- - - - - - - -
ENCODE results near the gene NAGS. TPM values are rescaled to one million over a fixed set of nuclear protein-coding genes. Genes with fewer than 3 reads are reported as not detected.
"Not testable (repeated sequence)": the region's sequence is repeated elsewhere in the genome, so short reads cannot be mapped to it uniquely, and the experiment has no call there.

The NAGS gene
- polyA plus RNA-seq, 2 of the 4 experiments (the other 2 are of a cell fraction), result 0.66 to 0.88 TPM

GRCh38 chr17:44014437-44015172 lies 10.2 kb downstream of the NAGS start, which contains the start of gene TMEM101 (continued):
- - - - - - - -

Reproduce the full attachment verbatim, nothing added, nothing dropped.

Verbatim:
ENCODE results near the gene NAGS. TPM values are rescaled to one million over a fixed set of nuclear protein-coding genes. Genes with fewer than 3 reads are reported as not detected.
"Not testable (repeated sequence)": the region's sequence is repeated elsewhere in the genome, so short reads cannot be mapped to it uniquely, and the experiment has no call there.

The NAGS gene
- polyA plus RNA-seq, 2 of the 4 experiments (the other 2 are of a cell fraction), result 0.66 to 0.88 TPM

GRCh38 chr17:44014437-44015172 lies 10.2 kb downstream of the NAGS start, which contains the start of gene TMEM101 (continued):